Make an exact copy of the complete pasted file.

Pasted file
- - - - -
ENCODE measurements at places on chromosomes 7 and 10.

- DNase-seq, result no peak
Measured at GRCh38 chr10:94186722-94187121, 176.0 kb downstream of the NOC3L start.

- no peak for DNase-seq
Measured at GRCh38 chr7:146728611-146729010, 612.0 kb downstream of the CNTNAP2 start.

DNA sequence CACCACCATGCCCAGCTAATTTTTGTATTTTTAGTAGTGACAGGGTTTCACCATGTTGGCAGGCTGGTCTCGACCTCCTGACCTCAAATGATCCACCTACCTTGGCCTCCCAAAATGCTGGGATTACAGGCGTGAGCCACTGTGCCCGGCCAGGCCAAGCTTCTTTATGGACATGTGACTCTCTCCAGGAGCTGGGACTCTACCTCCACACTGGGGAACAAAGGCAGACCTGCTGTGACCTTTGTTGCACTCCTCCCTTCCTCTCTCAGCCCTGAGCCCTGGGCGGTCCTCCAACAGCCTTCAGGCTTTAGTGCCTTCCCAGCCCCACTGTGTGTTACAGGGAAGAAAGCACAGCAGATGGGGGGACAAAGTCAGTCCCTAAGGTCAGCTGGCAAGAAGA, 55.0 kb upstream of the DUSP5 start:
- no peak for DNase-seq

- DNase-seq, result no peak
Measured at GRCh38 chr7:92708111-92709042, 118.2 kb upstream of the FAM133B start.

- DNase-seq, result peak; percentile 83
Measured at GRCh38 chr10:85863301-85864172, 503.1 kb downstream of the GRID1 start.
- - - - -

ENCODE measurements at places on chromosomes 7 and 10.

- DNase-seq, result no peak
Measured at GRCh38 chr10:94186722-94187121, 176.0 kb downstream of the NOC3L start.

- no peak for DNase-seq
Measured at GRCh38 chr7:146728611-146729010, 612.0 kb downstream of the CNTNAP2 start.

DNA sequence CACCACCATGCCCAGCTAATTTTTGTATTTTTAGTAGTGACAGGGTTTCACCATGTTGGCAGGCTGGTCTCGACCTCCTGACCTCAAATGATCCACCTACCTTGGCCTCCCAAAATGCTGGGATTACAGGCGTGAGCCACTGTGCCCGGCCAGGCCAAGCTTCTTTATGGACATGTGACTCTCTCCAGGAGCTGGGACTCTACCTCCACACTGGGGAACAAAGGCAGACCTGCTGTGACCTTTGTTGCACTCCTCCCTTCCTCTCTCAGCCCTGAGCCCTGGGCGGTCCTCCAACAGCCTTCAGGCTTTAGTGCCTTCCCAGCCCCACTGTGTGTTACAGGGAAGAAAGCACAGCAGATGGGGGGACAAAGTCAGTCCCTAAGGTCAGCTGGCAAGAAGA, 55.0 kb upstream of the DUSP5 start:
- no peak for DNase-seq

- DNase-seq, result no peak
Measured at GRCh38 chr7:92708111-92709042, 118.2 kb upstream of the FAM133B start.

- DNase-seq, result peak; percentile 83
Measured at GRCh38 chr10:85863301-85864172, 503.1 kb downstream of the GRID1 start.